First launched in 1996, MapQuest was the first mapping service that most of us used within the confines of our desktop computer to figure out how to get places. How things have changed. Now, Google Maps and Apple’s iOS Maps (and even Uber’s own mapping system) are the de facto applications we use on desktop and mobile, leaving Mapquest far behind. Owned by AOL since 2000, Mapquest has yet to make its way back into the mainstream consciousness, even after a drastic redesign in 2010 by Wolff Olins. That weird being in the logo has slowly disappeared since then and a new wordmark silently replaced it at some point. Now, making another go at gaining relevance, Mapquest has introduced a new strategy and identity designed by the New York office of Futurebrand.
There was a time when MapQuest was synonymous with mobility and mapping. But in recent years, the company has suffered from declining market share and dated associations. In addition to being essentially non-competitive with similar services from Apple, Waze, and Google Maps, the brand lacked resonance with consumers. With all this in mind, MapQuest came to FutureBrand with a big ask: rebuild trust and excitement for the brand—and push consumers to rethink the internet’s original discovery engine.
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That meant positioning MapQuest as not-another-tech-company, balancing boldness and humanity to bring the company closer to consumers’ lives. FutureBrand worked with the company to carve out an ownable brand idea: everyday heroism. The new logo is inspired by the fact that every map is the start of something that could change the day. It represents the intersection of two paths and symbolizes the countless routes and infinite connections MapQuest has made possible for years. It’s also the starting place for every part of a dynamic graphic tools kit that sets MapQuest up to announce itself in a new age.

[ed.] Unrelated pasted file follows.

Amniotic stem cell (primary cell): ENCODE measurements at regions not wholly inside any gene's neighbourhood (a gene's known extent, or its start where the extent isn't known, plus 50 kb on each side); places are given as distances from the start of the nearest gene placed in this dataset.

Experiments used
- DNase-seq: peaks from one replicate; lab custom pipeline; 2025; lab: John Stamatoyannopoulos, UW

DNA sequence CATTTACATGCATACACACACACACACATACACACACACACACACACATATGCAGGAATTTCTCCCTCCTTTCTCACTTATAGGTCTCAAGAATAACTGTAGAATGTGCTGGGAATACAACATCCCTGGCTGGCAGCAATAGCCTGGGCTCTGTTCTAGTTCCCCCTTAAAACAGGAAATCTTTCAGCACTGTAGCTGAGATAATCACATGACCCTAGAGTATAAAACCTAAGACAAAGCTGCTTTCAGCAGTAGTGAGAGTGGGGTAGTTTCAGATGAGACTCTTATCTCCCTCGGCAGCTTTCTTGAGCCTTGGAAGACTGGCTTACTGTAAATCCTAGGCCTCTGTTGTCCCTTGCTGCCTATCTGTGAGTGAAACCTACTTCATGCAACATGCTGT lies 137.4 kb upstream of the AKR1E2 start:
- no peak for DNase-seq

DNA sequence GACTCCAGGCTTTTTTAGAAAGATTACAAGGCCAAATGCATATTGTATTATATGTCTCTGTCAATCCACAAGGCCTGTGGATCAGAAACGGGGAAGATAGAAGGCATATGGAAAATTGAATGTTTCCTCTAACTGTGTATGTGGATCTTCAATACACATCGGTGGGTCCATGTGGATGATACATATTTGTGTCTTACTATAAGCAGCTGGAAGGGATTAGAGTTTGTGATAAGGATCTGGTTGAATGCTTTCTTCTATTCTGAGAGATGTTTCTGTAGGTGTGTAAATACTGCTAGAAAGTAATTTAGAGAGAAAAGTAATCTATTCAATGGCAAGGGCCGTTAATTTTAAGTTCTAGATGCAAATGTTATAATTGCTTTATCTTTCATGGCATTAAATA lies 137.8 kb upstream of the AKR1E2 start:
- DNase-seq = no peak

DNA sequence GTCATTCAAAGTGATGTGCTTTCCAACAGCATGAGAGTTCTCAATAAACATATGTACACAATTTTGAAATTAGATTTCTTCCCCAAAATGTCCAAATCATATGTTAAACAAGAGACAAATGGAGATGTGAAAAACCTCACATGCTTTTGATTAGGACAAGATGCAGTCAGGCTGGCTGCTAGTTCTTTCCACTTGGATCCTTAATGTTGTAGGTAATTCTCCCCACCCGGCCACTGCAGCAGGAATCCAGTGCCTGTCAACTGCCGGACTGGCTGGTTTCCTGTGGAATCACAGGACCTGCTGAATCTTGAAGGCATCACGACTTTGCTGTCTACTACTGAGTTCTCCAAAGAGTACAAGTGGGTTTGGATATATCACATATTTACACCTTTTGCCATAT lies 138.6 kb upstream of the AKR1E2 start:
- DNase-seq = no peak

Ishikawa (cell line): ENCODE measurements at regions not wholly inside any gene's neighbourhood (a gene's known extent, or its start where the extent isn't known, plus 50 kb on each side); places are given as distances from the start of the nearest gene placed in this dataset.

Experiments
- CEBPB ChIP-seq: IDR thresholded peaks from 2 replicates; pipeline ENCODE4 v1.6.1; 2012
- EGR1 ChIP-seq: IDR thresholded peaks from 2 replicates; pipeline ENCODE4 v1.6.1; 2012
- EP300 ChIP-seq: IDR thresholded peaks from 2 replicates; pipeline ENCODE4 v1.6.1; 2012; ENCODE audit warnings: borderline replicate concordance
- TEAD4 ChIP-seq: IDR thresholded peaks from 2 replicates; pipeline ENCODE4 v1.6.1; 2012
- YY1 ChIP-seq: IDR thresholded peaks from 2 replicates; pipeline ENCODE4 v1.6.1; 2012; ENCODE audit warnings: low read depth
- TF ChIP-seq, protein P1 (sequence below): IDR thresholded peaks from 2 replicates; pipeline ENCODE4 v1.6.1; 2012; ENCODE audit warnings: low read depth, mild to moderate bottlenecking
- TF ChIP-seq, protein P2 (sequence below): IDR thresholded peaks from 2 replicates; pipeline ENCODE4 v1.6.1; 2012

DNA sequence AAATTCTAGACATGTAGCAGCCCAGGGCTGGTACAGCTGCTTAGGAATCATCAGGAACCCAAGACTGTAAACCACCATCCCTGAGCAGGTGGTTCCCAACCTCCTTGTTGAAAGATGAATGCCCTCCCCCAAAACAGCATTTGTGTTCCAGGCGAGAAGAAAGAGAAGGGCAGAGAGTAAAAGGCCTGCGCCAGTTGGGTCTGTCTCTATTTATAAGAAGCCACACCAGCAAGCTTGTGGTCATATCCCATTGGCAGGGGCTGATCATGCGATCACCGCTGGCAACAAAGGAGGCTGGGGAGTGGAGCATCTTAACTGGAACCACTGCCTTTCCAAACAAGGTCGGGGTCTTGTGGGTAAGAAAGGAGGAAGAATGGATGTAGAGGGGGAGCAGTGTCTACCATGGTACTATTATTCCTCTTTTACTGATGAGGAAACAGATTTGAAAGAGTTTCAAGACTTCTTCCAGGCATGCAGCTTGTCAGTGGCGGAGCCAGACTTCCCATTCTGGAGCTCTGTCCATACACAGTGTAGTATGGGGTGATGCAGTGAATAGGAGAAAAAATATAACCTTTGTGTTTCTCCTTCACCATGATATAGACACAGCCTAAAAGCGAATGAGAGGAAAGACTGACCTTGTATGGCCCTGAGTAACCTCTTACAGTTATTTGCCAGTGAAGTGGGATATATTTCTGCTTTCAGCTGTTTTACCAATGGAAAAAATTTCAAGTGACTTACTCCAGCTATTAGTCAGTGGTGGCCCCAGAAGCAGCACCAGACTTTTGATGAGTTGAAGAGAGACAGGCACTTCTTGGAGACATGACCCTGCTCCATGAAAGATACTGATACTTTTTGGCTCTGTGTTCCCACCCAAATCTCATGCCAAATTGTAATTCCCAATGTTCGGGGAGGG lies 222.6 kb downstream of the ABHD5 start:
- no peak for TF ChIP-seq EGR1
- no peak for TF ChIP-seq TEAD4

Futurebrand provided text
It’s no surprise that the animal-m-q logo disappeared and I find it hard to cope with that I was somewhat positive in its execution at the time of my review. As that logo disappeared, an unassuming wordmark appeared and there is absolutely nothing to it other than it’s green. The new logo draws a line in the sand and starts over from scratch. The new wordmark is… interesting. Part of me wants to like and embrace its bluntness and awkwardness but the other part of me if is all, like, “I’ve been to MySpace and I don’t need to go there again.” The visual direction taken feels demographically off-target or confused: I don’t see my parents being attracted to it, I don’t find myself attracted to it (and I’m not that old), so that leaves 20-year-olds and I doubt they will embrace this. Going with a youthful and relatively edgy approach is admirable — and, hey, it’s not a geometric-slash-humanist sans! — but I do question if it’s the right approach.
Execution-wise, the wordmark is hard to digest. These are not pleasant shapes to look at. The “m” in particular is off-putting in its imbalance — why is the left stem almost double the width of the right stem? The “e” and “s” feel diminutive compared to the rest of the letters. The only nice thing I can find is that the strokes of the letters are shared. Perhaps others will find some genius in this — paging Mark Kingsley — but I doubt it.
The logo’s hook is that “map” and “quest” can be separated and different kinds of icons can be inserted in between the mirrored “p” and “q” shapes. In theory this is cool but all the icons and drawings feel cheap or as if they were done in a rush.
What makes the logo stand out in a strange way is that it has a completely different vibe from the rest of the identity, that uses moody, hipster-y black and white photography and an otherwise nice supporting sans serif (best seen on MapQuest’s website). There is a contrast between the logo and the rest of the things that isn’t well bridged or justified. The new identity is definitely different from anything that Google Maps or Apple’s Maps is doing or will ever do but that’s because they own the market and don’t have to try as hard as MapQuest is right now.